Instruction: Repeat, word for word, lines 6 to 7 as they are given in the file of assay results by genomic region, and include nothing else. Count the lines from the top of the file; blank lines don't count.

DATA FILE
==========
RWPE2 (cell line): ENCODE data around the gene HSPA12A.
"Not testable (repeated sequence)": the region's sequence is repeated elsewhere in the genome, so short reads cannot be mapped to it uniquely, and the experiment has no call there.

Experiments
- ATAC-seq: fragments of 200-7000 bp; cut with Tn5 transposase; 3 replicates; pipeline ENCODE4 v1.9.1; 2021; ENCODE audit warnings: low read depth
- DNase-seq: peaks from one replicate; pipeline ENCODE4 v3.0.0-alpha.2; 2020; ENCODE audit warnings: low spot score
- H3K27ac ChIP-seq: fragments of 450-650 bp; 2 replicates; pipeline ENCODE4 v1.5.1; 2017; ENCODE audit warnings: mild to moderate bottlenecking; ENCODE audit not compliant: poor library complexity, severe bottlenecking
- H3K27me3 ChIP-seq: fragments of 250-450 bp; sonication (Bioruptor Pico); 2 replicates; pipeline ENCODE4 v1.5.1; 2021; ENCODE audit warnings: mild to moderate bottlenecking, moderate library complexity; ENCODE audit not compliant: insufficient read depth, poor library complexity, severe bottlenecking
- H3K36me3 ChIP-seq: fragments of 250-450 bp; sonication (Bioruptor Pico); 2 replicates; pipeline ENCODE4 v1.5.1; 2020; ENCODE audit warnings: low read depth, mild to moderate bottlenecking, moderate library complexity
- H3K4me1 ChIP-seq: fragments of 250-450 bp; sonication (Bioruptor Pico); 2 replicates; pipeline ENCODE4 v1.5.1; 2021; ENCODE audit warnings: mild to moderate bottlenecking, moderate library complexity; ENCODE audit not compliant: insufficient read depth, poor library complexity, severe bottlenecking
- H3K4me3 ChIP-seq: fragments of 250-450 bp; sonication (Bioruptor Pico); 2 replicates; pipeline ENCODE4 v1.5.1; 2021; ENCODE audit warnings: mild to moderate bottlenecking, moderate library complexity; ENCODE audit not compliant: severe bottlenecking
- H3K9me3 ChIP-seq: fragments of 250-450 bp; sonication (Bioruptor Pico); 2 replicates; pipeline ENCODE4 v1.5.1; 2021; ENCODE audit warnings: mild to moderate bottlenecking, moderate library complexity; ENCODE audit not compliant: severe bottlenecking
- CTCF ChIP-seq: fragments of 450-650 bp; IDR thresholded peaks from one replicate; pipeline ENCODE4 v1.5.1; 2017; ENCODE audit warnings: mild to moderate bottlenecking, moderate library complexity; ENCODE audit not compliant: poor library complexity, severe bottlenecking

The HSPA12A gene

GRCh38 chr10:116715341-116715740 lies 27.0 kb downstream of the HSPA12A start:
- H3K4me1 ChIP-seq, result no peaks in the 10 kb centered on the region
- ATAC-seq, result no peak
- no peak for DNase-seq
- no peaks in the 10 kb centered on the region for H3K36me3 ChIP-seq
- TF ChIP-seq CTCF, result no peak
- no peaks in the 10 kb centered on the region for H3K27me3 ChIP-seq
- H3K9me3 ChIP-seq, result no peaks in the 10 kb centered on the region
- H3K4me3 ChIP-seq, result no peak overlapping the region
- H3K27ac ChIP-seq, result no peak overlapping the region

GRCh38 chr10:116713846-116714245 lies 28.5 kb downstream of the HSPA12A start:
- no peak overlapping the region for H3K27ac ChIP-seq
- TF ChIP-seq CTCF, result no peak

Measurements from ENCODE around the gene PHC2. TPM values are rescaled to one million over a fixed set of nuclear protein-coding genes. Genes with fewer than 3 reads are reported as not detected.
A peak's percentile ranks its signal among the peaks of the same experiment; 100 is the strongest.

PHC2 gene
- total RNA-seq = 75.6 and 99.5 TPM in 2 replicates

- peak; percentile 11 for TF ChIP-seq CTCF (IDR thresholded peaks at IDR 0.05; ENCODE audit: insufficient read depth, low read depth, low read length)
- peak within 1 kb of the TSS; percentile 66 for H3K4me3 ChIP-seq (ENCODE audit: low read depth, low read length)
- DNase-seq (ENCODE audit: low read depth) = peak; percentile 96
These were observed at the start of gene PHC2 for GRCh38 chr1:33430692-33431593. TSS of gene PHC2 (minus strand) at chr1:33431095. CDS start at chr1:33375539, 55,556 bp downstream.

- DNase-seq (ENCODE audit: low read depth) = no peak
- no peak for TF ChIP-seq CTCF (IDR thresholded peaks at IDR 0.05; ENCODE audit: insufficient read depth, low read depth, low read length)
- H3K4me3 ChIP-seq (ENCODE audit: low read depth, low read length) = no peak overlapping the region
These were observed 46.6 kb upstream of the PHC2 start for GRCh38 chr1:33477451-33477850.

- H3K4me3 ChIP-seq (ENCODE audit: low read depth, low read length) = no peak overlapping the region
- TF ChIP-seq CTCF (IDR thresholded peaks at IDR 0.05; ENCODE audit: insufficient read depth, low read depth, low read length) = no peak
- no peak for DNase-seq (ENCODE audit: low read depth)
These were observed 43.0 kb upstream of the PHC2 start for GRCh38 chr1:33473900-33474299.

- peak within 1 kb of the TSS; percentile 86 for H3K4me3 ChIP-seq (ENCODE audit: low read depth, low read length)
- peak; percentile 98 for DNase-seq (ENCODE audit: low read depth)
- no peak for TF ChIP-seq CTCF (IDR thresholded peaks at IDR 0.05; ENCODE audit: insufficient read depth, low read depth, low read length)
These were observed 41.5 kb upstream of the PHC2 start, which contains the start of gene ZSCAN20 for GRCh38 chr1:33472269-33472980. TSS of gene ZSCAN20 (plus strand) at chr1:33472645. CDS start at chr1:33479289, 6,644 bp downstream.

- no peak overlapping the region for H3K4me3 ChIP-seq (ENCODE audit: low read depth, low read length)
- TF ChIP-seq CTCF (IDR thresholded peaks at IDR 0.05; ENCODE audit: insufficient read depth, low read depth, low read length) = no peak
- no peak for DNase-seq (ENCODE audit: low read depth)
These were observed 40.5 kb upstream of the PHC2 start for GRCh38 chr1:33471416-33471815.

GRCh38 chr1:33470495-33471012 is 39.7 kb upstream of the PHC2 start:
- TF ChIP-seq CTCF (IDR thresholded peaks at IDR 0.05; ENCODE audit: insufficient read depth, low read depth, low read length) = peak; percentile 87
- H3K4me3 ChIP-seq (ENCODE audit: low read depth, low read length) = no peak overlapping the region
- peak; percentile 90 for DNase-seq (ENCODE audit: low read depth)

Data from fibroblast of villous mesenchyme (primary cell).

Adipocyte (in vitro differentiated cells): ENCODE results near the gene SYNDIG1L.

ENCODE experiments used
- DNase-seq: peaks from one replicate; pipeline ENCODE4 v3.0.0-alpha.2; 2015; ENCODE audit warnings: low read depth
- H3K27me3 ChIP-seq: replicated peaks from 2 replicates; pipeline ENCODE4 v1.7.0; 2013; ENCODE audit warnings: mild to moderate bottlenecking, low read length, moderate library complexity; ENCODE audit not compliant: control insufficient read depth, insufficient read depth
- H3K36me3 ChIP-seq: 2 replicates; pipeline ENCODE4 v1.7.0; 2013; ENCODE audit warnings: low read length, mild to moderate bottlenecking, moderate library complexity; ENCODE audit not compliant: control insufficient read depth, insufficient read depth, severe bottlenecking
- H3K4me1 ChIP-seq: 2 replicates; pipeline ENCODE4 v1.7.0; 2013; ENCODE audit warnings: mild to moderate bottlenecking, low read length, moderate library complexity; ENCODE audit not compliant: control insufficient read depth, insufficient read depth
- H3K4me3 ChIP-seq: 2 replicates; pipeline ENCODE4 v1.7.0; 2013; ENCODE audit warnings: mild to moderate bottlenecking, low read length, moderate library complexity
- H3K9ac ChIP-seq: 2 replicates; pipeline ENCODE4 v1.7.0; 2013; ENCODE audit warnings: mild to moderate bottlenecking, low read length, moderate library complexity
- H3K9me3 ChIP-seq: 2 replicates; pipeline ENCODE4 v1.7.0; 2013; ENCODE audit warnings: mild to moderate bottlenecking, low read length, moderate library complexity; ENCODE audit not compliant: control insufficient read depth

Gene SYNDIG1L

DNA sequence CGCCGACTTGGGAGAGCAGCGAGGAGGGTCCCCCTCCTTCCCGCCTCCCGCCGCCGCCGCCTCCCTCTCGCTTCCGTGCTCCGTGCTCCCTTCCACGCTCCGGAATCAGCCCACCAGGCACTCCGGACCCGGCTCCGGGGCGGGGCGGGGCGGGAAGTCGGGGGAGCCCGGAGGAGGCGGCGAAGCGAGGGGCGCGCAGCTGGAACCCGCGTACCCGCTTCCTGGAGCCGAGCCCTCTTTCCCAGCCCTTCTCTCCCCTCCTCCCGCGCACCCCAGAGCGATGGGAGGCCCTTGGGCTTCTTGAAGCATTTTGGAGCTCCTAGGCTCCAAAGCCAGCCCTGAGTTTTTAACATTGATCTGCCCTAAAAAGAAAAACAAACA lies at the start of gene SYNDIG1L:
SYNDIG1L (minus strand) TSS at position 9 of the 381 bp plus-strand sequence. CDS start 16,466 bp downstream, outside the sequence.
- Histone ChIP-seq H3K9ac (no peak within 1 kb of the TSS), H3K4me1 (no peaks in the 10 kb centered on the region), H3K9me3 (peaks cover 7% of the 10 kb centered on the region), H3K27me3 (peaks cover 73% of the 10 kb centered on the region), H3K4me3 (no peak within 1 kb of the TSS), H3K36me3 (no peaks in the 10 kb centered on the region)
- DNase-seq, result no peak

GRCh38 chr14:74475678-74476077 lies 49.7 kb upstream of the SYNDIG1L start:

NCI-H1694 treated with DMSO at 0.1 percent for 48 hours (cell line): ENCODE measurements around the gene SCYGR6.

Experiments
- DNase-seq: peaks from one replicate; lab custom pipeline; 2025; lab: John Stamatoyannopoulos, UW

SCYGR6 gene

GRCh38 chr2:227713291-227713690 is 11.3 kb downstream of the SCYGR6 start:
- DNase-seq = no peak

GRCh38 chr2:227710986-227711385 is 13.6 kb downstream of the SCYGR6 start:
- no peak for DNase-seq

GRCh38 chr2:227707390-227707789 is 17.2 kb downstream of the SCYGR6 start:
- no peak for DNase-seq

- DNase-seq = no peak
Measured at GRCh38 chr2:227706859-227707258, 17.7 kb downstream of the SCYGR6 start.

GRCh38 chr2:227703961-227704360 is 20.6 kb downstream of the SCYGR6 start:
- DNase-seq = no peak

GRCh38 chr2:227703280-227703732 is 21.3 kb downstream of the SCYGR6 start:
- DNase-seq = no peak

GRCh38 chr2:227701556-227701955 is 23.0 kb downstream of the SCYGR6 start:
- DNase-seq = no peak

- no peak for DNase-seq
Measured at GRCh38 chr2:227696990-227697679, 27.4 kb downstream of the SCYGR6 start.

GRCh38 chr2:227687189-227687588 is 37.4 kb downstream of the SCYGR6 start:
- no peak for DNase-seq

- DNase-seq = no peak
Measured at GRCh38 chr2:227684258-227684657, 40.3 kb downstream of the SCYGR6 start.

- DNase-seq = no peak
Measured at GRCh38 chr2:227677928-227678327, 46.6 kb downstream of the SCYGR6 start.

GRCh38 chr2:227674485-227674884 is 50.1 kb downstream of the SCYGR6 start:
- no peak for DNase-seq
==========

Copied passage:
- H3K27ac ChIP-seq: fragments of 450-650 bp; 2 replicates; pipeline ENCODE4 v1.5.1; 2017; ENCODE audit warnings: mild to moderate bottlenecking; ENCODE audit not compliant: poor library complexity, severe bottlenecking
- H3K27me3 ChIP-seq: fragments of 250-450 bp; sonication (Bioruptor Pico); 2 replicates; pipeline ENCODE4 v1.5.1; 2021; ENCODE audit warnings: mild to moderate bottlenecking, moderate library complexity; ENCODE audit not compliant: insufficient read depth, poor library complexity, severe bottlenecking